Vasalgel acts as a physical barrier once injected into the tubes that sperm would swim down to the penis.
The company behind it says a two-year trial, published in Basic and Clinical Andrology, shows the gel works and is safe - at least in primates.
It hopes to have enough evidence to begin tests in men within a few years.
If those get funding and go well - two big "ifs" - it will seek regulatory approval to make the gel more widely available to men.
It would be the first new type of male contraceptive to hit the market in many decades.
At the moment, men have two main options of contraceptive - wear a condom to catch the sperm, or have a sterilising operation (vasectomy) to cut or seal the two tubes that carry sperm to the penis from where they are made in the testicles.
Vasalgel has the same end effect as vasectomy, but researchers hope it should be easier to reverse if a man later decides he wants to have children.
In theory, another injection should dissolve the gel plug.
That worked in early tests in rabbits, but the researchers have yet to prove the same in monkeys and man.
The idea behind Vasalgel is not new.
Another experimental male birth control gel - RISUG (reversible inhibition of sperm under guidance) - that works in a similar way to Vasalgel is being tested in men in India.
Unlike RISUG, Vasalgel is not designed to impair the swimming sperm.
It merely blocks their path while still letting other fluid through, according to the manufacturer.
Both gels are given as an injection, under anaesthetic, and are meant to offer long-acting contraception.
The University of California researchers tested the gel on 16 adult male monkeys, 10 of whom were already fathers.
The monkeys were monitored for a week after getting the injection and were then released back into their an enclosure to rejoin some fertile females.
Mating did occur, but none of the female monkeys became pregnant over the course of the study, which included two full breeding periods for some of the animals.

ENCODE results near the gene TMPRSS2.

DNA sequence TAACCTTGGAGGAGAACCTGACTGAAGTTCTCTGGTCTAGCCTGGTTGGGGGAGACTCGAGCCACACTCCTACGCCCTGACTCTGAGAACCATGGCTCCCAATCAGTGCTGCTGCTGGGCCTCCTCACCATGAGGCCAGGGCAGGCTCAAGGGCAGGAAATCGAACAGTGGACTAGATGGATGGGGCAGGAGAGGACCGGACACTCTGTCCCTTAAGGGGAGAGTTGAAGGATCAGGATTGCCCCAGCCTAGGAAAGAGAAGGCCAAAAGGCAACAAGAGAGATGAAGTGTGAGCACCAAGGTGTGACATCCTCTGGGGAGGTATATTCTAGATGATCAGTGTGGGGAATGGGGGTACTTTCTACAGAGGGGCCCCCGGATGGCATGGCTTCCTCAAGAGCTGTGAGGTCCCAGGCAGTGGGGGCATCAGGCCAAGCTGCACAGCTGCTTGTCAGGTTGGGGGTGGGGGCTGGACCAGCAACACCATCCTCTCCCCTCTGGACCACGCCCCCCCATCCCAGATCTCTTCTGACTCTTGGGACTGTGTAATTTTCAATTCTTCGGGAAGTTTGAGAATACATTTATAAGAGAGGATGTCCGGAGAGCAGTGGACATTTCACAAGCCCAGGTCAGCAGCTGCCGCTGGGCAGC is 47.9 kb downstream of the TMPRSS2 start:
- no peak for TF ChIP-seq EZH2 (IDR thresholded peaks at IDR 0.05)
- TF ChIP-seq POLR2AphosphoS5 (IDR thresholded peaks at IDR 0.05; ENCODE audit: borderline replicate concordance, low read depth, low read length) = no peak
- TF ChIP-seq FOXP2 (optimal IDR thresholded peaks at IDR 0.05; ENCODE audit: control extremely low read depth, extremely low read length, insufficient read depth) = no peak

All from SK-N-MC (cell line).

Few of the male monkeys had side-effects, although one did need an operation because the injection did not go to plan and damaged one of his tubes.
Allan Pacey, professor of andrology at the University of Sheffield, said: "The study shows that, in adult male monkeys at least, the gel is an effective form of contraception.
"But in order for it to have a chance of replacing the traditional surgical method of vasectomy, the authors need to show that the procedure is reversible."
He said there had been very little commercial interest from pharmaceutical companies in this kind of a approach.
The non-profit company researching Vasalgel, the Parsemus Foundation, has used grants and fundraising to get this far.
Prof Pacey said: "The idea of a social venture company to develop the idea is intriguing.
"I would imagine there is a worldwide market for a new male contraceptive, but trials in humans and more long-term safety data are required before we will know if it is a success."
This type of contraceptive wouldn't protect against sexually transmitted infections such as HIV.
But in terms of willingness, experts believe men would be up for trying new contraceptives, such as a gel.
Dr Anatole Menon-Johanssonm from the sexual health charity Brook, said: "Some men do want to be part of the solution and do their part.
"If you can have more options available then maybe more men would go for it."
He said the idea of a "reversible vasectomy" was desirable, whereas asking some men to take hormones to control their fertility might be "a big ask".